Despite new federal programs, Canada’s innovation sector hasn’t picked up pace.
The Conference Board of Canada (CBoC) has established a new organization meant to advance innovation in the country.
Named the Canadian Centre for the Innovation Economy (CCIE), the group will gather Canadian innovation hubs, institutions, entrepreneurs, governments, corporate partners, and investors to research critical issues facing the innovation community. It was created in partnership with MaRS Discovery District and the Innovation Economy Council, which is a coalition of leaders in the tech sector created by MaRS and 12 partner organizations.
BetaKit has reached out to the CBoC for more details on the centre’s operations, what its sources of funding will be, and what resources will be dedicated to it.
CCIE will develop insights to help innovators in Canada take their ideas to market.
When it comes to innovation, Canada has lagged behind, the CBoC found. This new centre is meant to address Canada’s “innovation paradox,” as Canada’s workforce and research fails to deliver long-term success.
The CBoC is a not-for-profit think tank dedicated to researching and analyzing economic trends, organizational performance, and public policy issues. In its Innovation Report Card, the CBoC ranked Canada in 11th place out of 16 countries, with a “C” grade in its 2021 report. Further, it reported that Canada had high rankings in ambition but fell behind in the areas of research and development, labour productivity, patents, and venture capital.
Canada has maintained a “C” grade in its Innovation Report Card for some time, receiving the same grade since at least 2015. This reflects the broader challenges that the country’s innovation economy has been facing for decades.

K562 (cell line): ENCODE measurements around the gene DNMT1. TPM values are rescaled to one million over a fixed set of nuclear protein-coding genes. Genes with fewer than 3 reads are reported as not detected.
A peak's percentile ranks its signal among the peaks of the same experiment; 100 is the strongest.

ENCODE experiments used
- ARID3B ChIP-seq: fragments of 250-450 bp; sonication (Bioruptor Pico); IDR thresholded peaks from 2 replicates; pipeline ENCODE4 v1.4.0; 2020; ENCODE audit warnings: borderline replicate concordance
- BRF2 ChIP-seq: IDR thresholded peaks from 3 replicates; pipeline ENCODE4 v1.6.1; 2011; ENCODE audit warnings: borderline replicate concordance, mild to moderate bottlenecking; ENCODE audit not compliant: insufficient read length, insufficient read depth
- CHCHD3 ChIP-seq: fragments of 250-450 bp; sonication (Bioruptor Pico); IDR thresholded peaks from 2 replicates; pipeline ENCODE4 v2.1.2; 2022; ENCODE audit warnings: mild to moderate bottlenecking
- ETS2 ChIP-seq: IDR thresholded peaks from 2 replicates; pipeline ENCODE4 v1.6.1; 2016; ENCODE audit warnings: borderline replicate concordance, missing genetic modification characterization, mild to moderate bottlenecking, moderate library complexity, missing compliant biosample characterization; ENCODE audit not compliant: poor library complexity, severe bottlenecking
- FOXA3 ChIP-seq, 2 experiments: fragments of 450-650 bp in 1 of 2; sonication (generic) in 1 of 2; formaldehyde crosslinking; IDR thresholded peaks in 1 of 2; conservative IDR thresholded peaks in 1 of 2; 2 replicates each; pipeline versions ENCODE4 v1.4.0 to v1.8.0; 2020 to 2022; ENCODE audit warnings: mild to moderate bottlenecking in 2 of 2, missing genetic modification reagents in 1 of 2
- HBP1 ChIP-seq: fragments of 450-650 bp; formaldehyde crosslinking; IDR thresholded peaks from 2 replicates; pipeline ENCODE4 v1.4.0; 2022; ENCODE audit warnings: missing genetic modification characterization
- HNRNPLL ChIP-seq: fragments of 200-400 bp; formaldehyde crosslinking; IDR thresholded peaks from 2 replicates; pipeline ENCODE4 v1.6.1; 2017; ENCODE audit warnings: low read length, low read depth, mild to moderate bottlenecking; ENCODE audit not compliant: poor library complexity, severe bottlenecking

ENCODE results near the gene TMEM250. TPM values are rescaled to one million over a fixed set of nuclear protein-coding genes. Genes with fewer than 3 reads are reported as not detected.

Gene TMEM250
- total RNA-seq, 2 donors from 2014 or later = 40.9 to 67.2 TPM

The federal government launched a slew of initiatives over the years in its attempt to spur lasting growth in Canada, relative to other global developing economies. This includes a new innovation agency, the Canada Innovation Corporation, as well as forming its five Global Innovation Clusters. Despite these programs, growth in Canada’s innovation ecosystem hasn’t picked up its pace.
This new centre by CBoC and its partners will work with its members to improve innovation in Canada by assessing “significant pain points,” specifically in intellectual property, research and development, red tape, talent, and the skills gap.
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It says it will bring together Canadian innovation hubs, institutions, entrepreneurs, governments, corporate partners, and investors to research critical issues facing the innovation community and deliver data-driven insights to stakeholders in the innovation ecosystem.
“Canadian entrepreneurs and business leaders are facing an increasing number of challenges,” said Susan Black, president and CEO of the CBoC. She said the new centre will develop insights to help innovators in Canada take their ideas to market.
The CBoC has established a number of research centres since its inception in 1954. In addition to the CCIE, it has opened hubs for Canadian economics, immigration, health, human resources, as well as Indigenous and northern communities.
MaRS CEO Yung Wu said that the innovation economy is “one of Canada’s most important pillars of growth.” He added that the CCIE will “bring together our unique strengths in this space, to chart the pathway for Canada to create a global competitive advantage in our knowledge-based industries.”
Featured image courtesy Conference Board of Canada.
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